Written by: Pam Platt, WaterStep Communication Specialist
In separate conversations, both Rebecca Dever and her mother, Ann, repeat those three words when asked about Mark Dever, father and husband.
More than a motto, it was and is a philosophy the family lives into. Not even Mark’s sudden death in 2022 at age 60 has blunted the impact of a life force urging exploration, accomplishment, and enjoyment.
From his obituary: “… He was most recently employed at Humana as a lead product owner. With his family he shared his love for adventure, daddy shortcuts, a good glass of bourbon, and a bad joke … Please help us celebrate his memory by wearing your best Hawaiian shirt or tropical outfit.”
Little wonder then that his family carries this spirited dynamic forward with them, most tellingly in a WaterStep project in Tanzania they are funding in his name, honor, and memory. Rebecca said her family wanted to do the project to “give us all a piece of him.”
She approached WaterStep, which had an idea now being realized more than 8,000 miles from Louisville, Ky., home to the roots of the organization and the Dever family.
The project will bring safe water to a new school for girls, more than fitting for parents who wanted the best education for their two daughters, and for a family of engineers also dedicated to giving back and serving others.
Building on a WaterStep BleachMaker already in place at a nearby church, the Dever project’s expansion will provide three big tanks of chlorinated water at the village church in Bunyama, a medical center in Kogaja and the school in Ikoma … changing the lives and futures of people in these nearby villages with the life-saving, life-extending tools and the accompanying knowledge and skills that come with them.
A perfect fit for this Dever family of engineers – Mark and Ann, educated at UofL; older daughter Rachel, Notre Dame University; and Rebecca, Purdue University, where she earned the school’s third multidisciplinary engineering degree, her concentration in humanitarianism.
A youth spent immersed in service projects at Mercy Academy and in the Girl Scouts, steeped in the family ethic of giving back, and following the lead of what she calls her dad’s “big heart” already had activated the “go … see … do” in Rebecca.
Rebecca’s life so far also brings to mind what author Isaac Asimov once said: “Science can amuse and fascinate us all, but it is engineering that changes the world.”
By her high school years, she had been recognized for her exceptional volunteerism with a Bell Award in Louisville, a Governors Award in Kentucky, and a Gold Award from the Girl Scouts.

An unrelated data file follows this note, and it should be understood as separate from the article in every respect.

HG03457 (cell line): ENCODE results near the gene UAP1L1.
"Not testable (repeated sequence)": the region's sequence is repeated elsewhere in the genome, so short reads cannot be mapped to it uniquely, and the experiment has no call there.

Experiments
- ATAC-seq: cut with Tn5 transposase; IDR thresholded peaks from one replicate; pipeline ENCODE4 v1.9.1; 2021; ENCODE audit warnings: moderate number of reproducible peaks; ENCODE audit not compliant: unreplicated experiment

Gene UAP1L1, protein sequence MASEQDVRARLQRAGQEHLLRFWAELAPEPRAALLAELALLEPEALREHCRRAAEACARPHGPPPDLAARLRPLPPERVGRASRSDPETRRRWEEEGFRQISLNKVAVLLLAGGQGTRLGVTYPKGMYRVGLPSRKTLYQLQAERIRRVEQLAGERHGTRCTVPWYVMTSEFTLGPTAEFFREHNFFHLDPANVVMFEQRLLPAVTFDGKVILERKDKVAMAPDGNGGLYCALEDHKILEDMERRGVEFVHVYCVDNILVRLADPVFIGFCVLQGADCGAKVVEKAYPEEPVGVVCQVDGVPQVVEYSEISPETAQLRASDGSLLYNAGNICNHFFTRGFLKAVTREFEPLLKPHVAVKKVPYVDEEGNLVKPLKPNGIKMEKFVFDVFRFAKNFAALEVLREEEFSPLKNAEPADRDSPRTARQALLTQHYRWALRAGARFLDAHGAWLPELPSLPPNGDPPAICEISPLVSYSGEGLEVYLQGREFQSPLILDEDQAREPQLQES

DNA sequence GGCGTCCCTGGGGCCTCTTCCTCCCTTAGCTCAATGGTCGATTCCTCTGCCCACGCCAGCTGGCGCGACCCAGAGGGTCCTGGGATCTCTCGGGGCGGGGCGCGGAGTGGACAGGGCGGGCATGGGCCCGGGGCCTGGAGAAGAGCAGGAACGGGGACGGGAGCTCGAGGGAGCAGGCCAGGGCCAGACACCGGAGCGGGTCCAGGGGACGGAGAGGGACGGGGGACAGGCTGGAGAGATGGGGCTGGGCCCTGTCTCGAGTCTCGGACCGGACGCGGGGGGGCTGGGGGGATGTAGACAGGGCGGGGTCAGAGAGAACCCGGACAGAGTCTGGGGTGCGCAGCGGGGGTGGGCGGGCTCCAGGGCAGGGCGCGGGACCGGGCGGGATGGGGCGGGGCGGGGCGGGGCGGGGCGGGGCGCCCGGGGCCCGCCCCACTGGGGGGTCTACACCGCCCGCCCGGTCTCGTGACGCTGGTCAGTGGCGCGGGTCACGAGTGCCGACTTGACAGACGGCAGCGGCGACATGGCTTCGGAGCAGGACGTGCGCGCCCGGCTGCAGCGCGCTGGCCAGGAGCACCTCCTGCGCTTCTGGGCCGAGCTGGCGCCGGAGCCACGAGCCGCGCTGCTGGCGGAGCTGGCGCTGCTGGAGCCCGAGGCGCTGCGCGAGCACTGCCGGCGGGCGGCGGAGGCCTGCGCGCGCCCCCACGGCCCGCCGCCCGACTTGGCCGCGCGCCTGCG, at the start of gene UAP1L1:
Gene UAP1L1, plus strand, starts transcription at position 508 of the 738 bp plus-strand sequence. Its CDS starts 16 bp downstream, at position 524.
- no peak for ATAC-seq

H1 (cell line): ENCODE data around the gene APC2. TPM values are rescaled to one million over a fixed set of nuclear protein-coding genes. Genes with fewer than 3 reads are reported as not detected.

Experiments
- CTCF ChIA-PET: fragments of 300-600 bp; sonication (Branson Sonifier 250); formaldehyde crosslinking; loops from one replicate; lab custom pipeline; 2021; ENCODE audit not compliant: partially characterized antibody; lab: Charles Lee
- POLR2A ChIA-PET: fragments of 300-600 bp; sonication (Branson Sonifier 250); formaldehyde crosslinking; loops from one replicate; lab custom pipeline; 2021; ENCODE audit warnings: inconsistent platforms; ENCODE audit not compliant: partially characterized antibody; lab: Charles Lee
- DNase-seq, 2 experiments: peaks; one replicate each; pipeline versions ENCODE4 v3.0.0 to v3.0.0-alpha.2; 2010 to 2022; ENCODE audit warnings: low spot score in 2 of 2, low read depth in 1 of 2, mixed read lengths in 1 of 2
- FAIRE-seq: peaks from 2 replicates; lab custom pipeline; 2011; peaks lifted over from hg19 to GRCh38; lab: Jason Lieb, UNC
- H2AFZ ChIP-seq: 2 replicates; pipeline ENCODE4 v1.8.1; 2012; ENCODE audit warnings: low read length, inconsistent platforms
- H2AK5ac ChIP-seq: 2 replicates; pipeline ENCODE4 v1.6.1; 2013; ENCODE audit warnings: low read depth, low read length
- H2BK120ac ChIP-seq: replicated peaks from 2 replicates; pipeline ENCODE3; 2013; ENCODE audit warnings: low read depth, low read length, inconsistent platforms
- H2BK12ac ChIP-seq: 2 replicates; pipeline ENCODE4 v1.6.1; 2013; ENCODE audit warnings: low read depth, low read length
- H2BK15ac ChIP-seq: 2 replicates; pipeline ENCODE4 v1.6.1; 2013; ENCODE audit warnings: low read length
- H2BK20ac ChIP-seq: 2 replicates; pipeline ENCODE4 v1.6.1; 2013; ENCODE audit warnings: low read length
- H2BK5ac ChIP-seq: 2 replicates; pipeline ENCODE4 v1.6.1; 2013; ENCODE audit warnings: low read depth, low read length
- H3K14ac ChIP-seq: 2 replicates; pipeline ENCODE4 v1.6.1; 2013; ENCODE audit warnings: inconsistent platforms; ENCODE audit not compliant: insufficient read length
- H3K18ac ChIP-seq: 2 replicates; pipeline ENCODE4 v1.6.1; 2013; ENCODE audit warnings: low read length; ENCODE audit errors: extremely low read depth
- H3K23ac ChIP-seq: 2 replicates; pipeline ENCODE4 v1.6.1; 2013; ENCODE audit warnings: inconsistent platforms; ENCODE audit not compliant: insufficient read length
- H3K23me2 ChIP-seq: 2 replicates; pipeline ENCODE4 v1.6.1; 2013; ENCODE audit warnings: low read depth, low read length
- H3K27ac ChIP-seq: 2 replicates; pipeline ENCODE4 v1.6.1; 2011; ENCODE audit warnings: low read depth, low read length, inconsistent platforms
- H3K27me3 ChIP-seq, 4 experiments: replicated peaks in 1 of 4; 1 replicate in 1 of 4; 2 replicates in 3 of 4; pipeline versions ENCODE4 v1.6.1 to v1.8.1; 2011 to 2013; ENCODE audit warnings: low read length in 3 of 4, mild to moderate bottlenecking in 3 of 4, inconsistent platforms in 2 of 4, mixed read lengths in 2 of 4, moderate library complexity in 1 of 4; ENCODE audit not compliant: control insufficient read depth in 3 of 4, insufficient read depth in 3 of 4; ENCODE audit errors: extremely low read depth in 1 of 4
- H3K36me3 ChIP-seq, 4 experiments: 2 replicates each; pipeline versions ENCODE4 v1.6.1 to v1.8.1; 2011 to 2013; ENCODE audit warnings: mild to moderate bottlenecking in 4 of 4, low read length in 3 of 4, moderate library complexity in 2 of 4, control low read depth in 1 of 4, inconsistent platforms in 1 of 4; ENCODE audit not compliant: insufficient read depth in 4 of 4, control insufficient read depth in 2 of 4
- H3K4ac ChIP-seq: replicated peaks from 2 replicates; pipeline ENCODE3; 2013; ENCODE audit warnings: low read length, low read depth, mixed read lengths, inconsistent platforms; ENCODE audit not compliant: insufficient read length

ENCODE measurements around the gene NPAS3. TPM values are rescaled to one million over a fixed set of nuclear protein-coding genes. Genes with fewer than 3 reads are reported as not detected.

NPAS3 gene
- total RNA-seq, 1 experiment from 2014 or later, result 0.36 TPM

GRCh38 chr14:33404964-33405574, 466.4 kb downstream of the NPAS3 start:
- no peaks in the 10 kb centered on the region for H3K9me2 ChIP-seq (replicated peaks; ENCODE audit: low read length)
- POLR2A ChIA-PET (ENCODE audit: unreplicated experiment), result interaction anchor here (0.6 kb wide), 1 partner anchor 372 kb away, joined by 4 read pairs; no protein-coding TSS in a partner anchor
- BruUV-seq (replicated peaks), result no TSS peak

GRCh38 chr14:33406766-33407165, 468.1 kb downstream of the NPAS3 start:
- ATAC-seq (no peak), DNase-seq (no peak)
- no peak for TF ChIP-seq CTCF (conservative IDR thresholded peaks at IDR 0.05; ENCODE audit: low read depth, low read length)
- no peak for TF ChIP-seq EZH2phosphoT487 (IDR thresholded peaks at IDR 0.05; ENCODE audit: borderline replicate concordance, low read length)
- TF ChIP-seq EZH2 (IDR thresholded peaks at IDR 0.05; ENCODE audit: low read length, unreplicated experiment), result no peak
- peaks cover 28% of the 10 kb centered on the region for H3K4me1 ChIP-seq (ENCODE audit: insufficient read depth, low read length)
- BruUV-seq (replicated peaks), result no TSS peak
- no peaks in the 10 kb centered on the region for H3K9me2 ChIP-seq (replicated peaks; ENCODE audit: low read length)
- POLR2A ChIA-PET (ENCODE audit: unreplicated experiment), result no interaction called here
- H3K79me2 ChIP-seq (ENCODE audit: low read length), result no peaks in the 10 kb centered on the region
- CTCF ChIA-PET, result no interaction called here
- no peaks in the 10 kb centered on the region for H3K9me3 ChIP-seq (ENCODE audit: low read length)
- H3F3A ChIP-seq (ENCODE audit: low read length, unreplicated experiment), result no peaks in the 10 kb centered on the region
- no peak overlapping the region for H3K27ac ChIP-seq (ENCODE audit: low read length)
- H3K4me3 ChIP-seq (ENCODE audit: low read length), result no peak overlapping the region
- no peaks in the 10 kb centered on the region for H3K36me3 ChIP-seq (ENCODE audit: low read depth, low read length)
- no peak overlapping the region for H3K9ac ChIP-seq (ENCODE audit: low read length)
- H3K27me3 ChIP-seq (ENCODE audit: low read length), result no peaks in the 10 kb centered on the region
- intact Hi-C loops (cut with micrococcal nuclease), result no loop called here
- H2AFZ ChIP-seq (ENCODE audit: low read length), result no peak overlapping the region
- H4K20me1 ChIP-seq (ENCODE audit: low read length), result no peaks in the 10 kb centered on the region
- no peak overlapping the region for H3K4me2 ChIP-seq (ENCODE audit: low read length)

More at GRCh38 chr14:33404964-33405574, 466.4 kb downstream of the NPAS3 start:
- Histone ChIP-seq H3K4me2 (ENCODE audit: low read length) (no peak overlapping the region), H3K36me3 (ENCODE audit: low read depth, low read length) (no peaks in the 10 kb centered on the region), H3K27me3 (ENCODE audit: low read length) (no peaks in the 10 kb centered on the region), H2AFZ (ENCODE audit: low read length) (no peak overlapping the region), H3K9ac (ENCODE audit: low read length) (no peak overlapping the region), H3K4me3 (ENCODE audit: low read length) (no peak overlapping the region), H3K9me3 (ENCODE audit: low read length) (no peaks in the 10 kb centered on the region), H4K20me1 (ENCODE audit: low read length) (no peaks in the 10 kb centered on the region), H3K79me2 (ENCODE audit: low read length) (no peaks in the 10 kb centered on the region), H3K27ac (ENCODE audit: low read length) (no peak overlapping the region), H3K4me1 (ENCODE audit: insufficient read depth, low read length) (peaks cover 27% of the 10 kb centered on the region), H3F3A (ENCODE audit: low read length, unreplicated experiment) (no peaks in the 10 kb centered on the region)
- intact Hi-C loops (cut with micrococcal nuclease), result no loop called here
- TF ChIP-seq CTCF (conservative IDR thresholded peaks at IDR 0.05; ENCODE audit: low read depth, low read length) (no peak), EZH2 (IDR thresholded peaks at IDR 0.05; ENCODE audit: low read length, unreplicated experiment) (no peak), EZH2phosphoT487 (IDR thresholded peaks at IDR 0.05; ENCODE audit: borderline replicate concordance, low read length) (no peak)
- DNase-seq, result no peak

The heart of this recognition was a two-and-a-half-year project in which Rebecca led efforts to revitalize a cemetery in Louisville where people who had been homeless were buried.
She worked with the city as well as a few private organizations to create a database and document who was buried there and where. She organized the renovation of a wooden shelter for visitors to the River Valley Cemetery, and placing of a protected directory of graves there. She also worked with an artist and a Boy Scout to create and place named bricks that could serve as headstones for those who didn’t have them. She felt strongly that everyone deserves love and respect, that those in the cemetery had had family, and should feel love.
Both Rebecca and Ann recall the shock, and gratitude, when they heard from someone who, after the cemetery project, wrote, “You found my dad!”
And now, thanks to the Dever family’s support of WaterStep, people in Tanzania are going to find Rebecca and Rachel’s dad there, too.
Like other chapters in the family’s life, the WaterStep association grew out of a way to give back.
Rebecca’s two college summer internships with WaterStep started when she showed up as a volunteer to help sort donated shoes, which are sold to exporters to fund the organization’s outreach around the world.
When WaterStep discovered she was an engineering student, they placed her in the manufacturing department. The subsequent internships helped Rebecca focus her career on water.
The 24-year-old currently works as a quality engineer in the Chicago area for Pentair, a company specializing in “smart, sustainable water solutions.”
Ann says, “So many things work out the way they’re supposed to be.”
And it started with a dad who urged his daughters to go … see … do. And they did.